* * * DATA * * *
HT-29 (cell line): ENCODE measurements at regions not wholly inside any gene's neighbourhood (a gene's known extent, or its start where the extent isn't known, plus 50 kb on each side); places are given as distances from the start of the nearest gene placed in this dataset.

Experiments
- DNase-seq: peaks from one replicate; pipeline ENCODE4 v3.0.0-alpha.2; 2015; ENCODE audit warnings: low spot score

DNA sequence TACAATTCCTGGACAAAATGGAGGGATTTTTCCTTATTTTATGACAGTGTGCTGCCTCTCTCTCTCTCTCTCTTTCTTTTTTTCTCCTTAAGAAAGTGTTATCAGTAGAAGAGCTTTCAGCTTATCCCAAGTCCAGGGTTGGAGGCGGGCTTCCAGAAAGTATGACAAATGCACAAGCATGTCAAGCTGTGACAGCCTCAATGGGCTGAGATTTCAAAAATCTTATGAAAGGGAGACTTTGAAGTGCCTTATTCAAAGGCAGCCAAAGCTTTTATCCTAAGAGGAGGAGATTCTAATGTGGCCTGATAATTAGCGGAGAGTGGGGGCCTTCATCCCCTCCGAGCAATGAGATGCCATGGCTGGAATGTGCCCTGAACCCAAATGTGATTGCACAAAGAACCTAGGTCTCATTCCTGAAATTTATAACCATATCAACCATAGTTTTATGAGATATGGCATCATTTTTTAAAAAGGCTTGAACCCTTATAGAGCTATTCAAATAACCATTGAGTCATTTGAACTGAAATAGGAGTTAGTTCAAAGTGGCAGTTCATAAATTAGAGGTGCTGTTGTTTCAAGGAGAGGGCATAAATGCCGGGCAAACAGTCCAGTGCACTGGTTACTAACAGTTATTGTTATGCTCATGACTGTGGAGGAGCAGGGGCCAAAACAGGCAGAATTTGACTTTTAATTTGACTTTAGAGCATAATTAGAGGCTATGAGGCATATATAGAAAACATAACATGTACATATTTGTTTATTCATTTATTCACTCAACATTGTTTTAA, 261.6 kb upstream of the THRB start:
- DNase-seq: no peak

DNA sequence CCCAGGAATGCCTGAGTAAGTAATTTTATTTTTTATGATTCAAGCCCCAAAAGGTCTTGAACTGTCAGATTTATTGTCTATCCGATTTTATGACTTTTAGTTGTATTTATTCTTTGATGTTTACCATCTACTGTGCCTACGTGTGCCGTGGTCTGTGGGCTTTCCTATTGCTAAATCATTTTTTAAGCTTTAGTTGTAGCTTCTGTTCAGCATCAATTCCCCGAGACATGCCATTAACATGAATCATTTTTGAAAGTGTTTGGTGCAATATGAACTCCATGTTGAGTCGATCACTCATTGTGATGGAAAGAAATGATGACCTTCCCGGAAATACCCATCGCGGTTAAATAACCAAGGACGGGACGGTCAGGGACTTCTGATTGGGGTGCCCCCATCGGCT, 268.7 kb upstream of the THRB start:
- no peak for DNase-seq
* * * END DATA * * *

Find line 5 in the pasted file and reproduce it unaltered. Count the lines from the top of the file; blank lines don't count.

- DNase-seq: no peak